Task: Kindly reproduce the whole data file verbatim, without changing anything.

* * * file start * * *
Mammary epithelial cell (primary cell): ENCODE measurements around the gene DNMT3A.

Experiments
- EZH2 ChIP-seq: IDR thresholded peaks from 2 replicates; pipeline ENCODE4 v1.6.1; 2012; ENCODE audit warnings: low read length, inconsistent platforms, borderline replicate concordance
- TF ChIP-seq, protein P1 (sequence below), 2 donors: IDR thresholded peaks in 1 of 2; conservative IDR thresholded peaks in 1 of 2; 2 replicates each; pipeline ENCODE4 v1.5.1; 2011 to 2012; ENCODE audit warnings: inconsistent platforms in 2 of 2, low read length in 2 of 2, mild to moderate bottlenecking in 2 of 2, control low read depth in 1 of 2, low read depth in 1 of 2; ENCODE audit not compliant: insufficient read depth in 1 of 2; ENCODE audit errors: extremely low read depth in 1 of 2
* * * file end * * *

Mammary epithelial cell (primary cell): ENCODE measurements around the gene DNMT3A.

Experiments
- EZH2 ChIP-seq: IDR thresholded peaks from 2 replicates; pipeline ENCODE4 v1.6.1; 2012; ENCODE audit warnings: low read length, inconsistent platforms, borderline replicate concordance
- TF ChIP-seq, protein P1 (sequence below), 2 donors: IDR thresholded peaks in 1 of 2; conservative IDR thresholded peaks in 1 of 2; 2 replicates each; pipeline ENCODE4 v1.5.1; 2011 to 2012; ENCODE audit warnings: inconsistent platforms in 2 of 2, low read length in 2 of 2, mild to moderate bottlenecking in 2 of 2, control low read depth in 1 of 2, low read depth in 1 of 2; ENCODE audit not compliant: insufficient read depth in 1 of 2; ENCODE audit errors: extremely low read depth in 1 of 2